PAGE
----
Similarly, a remarkable amount of air time was given to Oxford graduate Sharon Howe and her cronies. Ms Howe grabbed a few column inches by "handing her degree back" to Oxford in protest at the construction of the Oxford biomedical research facility. What we don't hear is that she handed back only her Oxford MA - a special degree for which no additional work is required past the undergraduate level and for which a fee is paid, usually about £20, effectively a money-making process for Oxford colleges - and her original degree was English literature, which hardly gives her the authority to pronounce on scientific issues. Likewise, her sidekick, the "fellow of Mansfield college" who scandalously accused the University of suppressing those who dissented from the building of the lab (actually, the reverse is true, but that's another story), is a lecturer in philosophy - again, not scientist. Howe's group, unsurprisingly, contains no scientists and has no backing in Oxford's scientific community. But again, these people are consulted on the specific question as to whether animal research is effective.
Newsnight, to their credit, divided the issue up sensibly into scientific, ethical and political parts. There are indeed different issues at stake: scientifically, does it work, does it yield useful results? Ethically, even if it does work, are we justified in doing it? And politically, if you don't think we are justified, what methods of protest or resistance are valid, e.g., is violence appropriate?
On the science, ask scientists. Don't allow people who are coming at the debate from the ethical side of the argument to spin falsehoods about how it's "backwards" or claim that since "animals are not people", it can't work. There is one point of view in the scientific community, the people who actually know: it does work. Every medical advance and all future cures will flow from animal research. Fact - not opinion.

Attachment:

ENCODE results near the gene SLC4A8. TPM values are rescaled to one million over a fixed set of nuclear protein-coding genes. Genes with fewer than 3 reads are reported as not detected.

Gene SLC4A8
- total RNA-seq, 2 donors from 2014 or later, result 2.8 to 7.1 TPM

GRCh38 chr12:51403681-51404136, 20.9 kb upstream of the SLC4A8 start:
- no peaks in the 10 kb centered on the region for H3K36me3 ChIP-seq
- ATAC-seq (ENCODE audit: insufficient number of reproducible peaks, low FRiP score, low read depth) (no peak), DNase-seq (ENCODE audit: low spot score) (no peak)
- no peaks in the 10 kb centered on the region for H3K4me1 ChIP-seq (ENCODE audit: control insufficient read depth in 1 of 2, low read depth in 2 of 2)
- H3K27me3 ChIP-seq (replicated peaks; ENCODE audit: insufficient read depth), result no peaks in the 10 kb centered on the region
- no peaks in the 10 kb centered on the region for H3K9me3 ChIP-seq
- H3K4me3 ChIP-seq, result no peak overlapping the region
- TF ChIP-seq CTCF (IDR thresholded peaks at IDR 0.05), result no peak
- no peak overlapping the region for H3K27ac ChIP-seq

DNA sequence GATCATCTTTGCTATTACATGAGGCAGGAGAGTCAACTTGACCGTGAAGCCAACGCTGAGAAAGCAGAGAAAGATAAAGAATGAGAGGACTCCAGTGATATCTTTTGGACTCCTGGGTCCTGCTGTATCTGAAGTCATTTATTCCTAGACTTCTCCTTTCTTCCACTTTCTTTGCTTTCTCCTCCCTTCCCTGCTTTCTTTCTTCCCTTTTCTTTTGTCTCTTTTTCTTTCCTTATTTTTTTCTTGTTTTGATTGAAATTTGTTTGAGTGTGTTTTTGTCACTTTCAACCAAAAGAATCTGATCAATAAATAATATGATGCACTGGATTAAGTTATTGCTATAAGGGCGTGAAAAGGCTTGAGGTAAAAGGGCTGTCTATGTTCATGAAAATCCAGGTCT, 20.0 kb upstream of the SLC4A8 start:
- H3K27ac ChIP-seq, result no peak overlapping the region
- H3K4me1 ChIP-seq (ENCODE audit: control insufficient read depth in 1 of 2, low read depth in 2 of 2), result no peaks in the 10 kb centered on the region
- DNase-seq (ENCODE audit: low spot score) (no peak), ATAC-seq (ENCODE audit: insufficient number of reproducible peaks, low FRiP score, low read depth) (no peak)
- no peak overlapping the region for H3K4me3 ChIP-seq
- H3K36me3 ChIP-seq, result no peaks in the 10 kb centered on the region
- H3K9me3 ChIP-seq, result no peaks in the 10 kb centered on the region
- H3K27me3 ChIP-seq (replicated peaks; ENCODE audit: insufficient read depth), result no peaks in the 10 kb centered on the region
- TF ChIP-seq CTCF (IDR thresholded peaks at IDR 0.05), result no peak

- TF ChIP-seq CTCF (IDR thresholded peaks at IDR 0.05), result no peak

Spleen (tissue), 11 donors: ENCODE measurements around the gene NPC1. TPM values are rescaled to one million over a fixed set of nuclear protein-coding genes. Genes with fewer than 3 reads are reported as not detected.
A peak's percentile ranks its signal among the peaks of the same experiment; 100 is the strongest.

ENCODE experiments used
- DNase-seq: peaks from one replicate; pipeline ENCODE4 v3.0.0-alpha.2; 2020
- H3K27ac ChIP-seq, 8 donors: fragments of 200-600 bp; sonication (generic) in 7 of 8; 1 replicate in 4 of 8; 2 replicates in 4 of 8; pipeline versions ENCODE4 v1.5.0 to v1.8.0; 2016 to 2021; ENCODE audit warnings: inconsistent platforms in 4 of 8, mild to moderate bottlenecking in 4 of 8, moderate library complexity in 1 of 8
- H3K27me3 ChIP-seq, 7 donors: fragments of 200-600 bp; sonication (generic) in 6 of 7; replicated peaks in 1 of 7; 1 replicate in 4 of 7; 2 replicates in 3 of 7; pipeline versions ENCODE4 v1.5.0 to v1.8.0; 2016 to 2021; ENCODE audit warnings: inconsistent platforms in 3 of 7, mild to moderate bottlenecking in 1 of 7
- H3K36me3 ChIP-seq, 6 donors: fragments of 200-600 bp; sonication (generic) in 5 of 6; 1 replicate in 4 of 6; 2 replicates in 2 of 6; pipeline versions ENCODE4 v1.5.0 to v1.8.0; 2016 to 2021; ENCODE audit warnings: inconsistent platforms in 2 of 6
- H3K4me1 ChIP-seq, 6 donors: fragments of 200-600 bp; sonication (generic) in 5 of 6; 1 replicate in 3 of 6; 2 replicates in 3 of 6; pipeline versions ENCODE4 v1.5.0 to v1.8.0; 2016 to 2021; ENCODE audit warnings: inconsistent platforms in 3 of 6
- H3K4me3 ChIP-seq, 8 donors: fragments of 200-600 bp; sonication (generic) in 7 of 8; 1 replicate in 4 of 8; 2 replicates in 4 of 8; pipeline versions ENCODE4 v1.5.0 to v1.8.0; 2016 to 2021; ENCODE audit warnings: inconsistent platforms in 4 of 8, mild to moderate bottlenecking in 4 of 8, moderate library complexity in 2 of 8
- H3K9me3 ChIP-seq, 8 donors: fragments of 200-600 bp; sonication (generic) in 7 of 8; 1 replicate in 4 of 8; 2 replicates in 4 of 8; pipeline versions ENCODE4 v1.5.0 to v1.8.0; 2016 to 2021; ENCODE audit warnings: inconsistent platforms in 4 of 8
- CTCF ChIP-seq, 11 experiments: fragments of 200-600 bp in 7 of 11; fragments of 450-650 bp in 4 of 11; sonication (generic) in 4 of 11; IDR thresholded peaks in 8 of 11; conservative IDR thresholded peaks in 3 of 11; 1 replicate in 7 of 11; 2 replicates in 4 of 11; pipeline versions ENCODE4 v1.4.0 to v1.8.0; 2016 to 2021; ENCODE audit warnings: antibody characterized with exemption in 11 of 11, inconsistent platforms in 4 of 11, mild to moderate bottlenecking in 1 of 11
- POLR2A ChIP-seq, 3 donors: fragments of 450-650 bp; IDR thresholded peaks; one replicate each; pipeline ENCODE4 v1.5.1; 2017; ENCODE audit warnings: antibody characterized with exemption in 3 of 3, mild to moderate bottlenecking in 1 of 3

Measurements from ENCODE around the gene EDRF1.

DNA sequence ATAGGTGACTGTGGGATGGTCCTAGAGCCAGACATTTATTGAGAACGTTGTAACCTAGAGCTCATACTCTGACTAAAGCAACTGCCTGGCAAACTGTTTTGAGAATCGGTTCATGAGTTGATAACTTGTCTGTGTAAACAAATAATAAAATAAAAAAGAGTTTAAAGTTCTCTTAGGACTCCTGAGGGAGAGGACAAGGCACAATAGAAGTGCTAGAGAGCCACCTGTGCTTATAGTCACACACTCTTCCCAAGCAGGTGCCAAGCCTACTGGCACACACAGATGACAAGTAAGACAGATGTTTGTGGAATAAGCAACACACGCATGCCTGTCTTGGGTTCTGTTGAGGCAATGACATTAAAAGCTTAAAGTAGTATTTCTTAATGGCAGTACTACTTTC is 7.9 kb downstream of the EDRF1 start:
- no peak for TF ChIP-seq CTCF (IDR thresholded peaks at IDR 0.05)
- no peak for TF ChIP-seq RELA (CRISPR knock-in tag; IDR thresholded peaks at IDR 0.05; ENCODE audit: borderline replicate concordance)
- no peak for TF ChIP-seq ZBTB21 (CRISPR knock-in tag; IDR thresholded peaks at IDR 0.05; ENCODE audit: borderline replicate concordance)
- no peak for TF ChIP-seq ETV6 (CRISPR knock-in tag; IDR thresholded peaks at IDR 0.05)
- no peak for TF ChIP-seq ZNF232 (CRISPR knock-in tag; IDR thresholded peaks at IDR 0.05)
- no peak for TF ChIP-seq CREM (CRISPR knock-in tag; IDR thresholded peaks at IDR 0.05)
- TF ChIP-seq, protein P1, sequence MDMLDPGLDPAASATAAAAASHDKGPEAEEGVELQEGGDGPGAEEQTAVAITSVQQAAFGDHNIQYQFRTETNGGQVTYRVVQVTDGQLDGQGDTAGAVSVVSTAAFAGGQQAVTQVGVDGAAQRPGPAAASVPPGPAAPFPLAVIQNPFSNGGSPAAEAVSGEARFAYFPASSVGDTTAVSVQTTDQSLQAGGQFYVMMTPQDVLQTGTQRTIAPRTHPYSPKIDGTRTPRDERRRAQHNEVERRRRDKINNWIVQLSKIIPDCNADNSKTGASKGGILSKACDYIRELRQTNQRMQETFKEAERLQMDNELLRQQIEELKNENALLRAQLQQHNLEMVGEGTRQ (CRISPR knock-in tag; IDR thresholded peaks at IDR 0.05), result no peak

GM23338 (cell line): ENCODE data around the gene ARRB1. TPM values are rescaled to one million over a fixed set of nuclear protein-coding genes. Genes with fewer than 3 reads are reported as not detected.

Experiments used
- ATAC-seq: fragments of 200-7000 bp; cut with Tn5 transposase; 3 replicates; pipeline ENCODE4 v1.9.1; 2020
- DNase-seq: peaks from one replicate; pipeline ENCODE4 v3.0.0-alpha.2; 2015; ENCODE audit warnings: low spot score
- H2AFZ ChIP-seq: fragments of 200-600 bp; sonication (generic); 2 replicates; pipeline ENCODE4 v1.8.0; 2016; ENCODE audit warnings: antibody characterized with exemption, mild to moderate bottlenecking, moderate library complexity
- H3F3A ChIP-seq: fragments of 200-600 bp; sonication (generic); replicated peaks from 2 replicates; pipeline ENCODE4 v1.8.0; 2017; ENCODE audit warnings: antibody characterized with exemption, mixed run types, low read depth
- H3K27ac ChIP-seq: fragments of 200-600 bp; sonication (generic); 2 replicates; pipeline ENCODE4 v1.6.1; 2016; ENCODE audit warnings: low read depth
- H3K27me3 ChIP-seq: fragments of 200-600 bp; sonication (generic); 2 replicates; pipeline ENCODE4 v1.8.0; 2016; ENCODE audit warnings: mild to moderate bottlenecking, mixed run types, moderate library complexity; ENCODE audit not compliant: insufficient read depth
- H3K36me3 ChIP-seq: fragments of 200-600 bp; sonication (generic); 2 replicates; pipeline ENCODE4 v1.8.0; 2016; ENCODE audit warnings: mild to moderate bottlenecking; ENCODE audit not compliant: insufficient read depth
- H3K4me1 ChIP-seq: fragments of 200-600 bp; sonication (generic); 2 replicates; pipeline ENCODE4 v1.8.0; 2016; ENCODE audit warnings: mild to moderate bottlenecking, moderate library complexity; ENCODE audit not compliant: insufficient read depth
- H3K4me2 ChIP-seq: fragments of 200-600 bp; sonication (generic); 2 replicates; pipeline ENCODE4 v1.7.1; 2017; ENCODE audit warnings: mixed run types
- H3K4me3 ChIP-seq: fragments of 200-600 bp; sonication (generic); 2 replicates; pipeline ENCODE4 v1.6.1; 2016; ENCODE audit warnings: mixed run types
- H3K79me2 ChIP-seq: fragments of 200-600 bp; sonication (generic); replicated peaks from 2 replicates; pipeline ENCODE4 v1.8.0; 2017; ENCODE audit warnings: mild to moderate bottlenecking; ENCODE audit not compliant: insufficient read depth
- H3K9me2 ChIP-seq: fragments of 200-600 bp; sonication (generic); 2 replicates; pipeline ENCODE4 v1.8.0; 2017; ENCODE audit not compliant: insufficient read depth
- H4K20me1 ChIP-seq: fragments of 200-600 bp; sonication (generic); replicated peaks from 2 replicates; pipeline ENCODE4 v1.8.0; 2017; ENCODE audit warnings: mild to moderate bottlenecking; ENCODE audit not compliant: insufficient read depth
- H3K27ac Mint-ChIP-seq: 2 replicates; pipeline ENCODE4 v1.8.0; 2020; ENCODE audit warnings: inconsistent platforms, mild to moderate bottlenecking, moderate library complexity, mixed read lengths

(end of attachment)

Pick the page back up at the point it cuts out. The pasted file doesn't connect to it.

On the ethics, ask whoever you like. But then we should be curious when someone like Mel Broughton gets all tongue-tied when asks about the ethics, eventually stammering that it's irrelevant because the science is bad. Utterly false. And then to claim, as he did, that he wouldn't kill a malarial mosquito to save his own life, is surely ridiculous. But the convoluted argument he made flowed directly from the fact that he was confronted - as were we all - with the incredibly moving sight of Tipu Aziz's patient, Mike Robbins, demonstrating the amazing device that Tipu installed in his brain to control his Parkinson's. Mike, who has bravely tried to demonstrate this device at Oxford Town Hall in the past, only to be set upon by anti-vivisectionists, went from uncontrollable spasms to completely normal, and vice versa, at the flick of a switch. Newsnight presenter Gavin Esler rightly demanded of Broughton: "would you deny Mike Robbins this treatment?" And Broughton could not, on live TV, answer honestly and say "yes". In reality, that's exactly what he would do.
And this, really, is what the animal research issue boils down to: science provides insight into, and treatments and cures for, all manner of human ailments; some of us want the benefits of modern medical science to be available to everyone and for scientists to feel confident and proud of their work; some of us would deny those treatments by destroying the means by which they are achieved. It is not a battle of animals versus people, it is a political struggle between those who support science, and those who oppose it.
Originally Posted by Lee.